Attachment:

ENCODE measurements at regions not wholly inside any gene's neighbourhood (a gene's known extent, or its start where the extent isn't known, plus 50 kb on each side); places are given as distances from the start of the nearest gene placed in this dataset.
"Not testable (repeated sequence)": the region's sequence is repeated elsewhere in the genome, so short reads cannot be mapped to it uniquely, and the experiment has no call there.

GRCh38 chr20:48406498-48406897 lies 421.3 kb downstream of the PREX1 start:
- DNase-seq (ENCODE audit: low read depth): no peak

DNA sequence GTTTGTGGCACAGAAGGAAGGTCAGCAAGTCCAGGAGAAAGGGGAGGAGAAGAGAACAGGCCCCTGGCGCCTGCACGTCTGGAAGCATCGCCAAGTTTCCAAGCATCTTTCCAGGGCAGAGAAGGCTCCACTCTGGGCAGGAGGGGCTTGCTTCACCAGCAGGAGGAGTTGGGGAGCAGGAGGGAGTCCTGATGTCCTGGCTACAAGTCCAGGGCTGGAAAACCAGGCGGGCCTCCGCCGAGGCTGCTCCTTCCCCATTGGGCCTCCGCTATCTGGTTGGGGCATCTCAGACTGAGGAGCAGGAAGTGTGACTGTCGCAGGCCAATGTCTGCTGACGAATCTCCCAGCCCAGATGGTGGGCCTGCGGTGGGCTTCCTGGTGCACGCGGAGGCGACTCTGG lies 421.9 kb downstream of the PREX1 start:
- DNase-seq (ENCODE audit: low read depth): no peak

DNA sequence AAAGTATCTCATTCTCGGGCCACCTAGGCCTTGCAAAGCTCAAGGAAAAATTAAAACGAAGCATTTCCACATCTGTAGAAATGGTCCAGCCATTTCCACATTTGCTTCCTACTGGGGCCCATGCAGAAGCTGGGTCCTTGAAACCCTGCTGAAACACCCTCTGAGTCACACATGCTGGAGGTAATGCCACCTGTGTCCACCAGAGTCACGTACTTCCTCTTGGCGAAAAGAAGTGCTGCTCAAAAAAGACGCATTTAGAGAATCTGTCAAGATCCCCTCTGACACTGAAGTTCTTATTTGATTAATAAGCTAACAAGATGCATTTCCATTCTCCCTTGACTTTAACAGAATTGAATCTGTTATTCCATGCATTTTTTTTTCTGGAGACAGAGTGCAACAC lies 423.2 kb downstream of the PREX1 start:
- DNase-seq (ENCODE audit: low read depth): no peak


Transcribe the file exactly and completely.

ENCODE measurements at regions not wholly inside any gene's neighbourhood (a gene's known extent, or its start where the extent isn't known, plus 50 kb on each side); places are given as distances from the start of the nearest gene placed in this dataset.
"Not testable (repeated sequence)": the region's sequence is repeated elsewhere in the genome, so short reads cannot be mapped to it uniquely, and the experiment has no call there.

GRCh38 chr20:48406498-48406897 lies 421.3 kb downstream of the PREX1 start:
- DNase-seq (ENCODE audit: low read depth): no peak

DNA sequence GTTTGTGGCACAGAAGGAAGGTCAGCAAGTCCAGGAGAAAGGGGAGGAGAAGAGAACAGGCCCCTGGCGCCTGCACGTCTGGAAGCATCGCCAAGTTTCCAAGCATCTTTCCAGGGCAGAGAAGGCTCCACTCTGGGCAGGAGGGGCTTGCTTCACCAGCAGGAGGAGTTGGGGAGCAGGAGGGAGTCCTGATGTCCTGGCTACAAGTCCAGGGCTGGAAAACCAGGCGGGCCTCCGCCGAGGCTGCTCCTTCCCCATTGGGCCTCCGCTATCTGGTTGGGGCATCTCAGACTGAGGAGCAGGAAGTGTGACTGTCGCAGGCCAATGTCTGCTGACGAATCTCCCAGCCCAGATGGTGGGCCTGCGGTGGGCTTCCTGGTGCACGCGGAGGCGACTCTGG lies 421.9 kb downstream of the PREX1 start:
- DNase-seq (ENCODE audit: low read depth): no peak

DNA sequence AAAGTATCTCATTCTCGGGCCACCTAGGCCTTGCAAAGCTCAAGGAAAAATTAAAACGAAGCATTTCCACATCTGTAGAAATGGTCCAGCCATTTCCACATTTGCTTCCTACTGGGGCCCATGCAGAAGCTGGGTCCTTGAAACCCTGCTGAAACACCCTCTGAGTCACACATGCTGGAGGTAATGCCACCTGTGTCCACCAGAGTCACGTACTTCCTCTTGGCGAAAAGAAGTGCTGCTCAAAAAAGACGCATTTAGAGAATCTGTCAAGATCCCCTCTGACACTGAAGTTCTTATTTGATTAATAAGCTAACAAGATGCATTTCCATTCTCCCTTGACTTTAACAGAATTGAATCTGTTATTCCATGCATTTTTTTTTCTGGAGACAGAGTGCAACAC lies 423.2 kb downstream of the PREX1 start:
- DNase-seq (ENCODE audit: low read depth): no peak